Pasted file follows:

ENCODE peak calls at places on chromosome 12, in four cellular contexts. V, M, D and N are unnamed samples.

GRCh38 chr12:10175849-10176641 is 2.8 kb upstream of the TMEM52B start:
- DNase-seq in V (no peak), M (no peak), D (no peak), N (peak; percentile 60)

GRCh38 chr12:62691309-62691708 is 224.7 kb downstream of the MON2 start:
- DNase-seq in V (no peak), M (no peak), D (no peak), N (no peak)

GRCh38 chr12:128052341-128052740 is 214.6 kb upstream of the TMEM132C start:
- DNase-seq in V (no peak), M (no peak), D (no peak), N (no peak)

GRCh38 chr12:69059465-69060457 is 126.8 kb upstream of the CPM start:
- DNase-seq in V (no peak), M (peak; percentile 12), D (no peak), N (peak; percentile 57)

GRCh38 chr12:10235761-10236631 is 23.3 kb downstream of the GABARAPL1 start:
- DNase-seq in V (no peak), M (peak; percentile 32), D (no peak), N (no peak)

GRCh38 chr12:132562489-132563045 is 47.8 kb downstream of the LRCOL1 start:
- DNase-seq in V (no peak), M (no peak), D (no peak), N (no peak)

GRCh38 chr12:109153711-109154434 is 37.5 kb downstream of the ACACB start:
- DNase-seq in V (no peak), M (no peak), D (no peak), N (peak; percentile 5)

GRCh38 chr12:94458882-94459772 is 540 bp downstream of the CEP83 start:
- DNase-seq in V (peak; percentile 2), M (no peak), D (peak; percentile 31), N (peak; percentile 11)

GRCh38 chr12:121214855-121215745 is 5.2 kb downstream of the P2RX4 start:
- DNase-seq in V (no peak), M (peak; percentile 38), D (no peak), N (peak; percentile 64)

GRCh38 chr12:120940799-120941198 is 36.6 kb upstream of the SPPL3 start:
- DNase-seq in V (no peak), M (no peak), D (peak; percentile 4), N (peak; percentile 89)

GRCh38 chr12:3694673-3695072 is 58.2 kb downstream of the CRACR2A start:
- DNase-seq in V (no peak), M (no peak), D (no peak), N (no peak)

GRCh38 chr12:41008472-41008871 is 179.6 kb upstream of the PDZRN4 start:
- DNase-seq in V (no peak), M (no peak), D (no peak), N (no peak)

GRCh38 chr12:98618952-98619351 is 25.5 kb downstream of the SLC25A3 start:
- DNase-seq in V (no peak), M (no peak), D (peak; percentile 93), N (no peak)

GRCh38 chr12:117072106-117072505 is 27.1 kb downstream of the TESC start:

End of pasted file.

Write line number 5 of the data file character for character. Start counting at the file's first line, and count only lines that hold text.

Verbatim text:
- DNase-seq in V (no peak), M (no peak), D (no peak), N (no peak)